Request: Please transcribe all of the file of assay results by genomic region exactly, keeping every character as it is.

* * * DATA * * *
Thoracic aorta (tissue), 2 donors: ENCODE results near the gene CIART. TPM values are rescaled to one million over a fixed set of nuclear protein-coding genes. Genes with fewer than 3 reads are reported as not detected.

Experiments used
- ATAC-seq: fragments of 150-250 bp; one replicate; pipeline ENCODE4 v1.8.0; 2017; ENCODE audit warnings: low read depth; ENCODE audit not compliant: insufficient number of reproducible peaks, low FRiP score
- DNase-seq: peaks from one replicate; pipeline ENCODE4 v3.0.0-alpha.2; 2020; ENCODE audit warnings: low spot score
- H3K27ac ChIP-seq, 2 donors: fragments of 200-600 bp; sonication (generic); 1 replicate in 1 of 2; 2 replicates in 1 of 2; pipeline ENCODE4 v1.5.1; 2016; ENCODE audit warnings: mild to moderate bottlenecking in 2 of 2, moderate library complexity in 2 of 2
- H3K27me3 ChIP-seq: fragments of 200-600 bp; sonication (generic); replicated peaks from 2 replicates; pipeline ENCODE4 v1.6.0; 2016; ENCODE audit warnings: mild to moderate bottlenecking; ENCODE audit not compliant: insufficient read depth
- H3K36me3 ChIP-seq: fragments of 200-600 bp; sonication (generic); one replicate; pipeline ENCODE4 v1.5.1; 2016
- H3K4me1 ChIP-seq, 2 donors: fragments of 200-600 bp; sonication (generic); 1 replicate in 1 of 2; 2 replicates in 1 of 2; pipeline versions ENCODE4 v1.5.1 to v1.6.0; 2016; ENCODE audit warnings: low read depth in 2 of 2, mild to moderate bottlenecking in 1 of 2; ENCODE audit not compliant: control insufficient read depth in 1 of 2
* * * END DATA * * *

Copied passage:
Thoracic aorta (tissue), 2 donors: ENCODE results near the gene CIART. TPM values are rescaled to one million over a fixed set of nuclear protein-coding genes. Genes with fewer than 3 reads are reported as not detected.

Experiments used
- ATAC-seq: fragments of 150-250 bp; one replicate; pipeline ENCODE4 v1.8.0; 2017; ENCODE audit warnings: low read depth; ENCODE audit not compliant: insufficient number of reproducible peaks, low FRiP score
- DNase-seq: peaks from one replicate; pipeline ENCODE4 v3.0.0-alpha.2; 2020; ENCODE audit warnings: low spot score
- H3K27ac ChIP-seq, 2 donors: fragments of 200-600 bp; sonication (generic); 1 replicate in 1 of 2; 2 replicates in 1 of 2; pipeline ENCODE4 v1.5.1; 2016; ENCODE audit warnings: mild to moderate bottlenecking in 2 of 2, moderate library complexity in 2 of 2
- H3K27me3 ChIP-seq: fragments of 200-600 bp; sonication (generic); replicated peaks from 2 replicates; pipeline ENCODE4 v1.6.0; 2016; ENCODE audit warnings: mild to moderate bottlenecking; ENCODE audit not compliant: insufficient read depth
- H3K36me3 ChIP-seq: fragments of 200-600 bp; sonication (generic); one replicate; pipeline ENCODE4 v1.5.1; 2016
- H3K4me1 ChIP-seq, 2 donors: fragments of 200-600 bp; sonication (generic); 1 replicate in 1 of 2; 2 replicates in 1 of 2; pipeline versions ENCODE4 v1.5.1 to v1.6.0; 2016; ENCODE audit warnings: low read depth in 2 of 2, mild to moderate bottlenecking in 1 of 2; ENCODE audit not compliant: control insufficient read depth in 1 of 2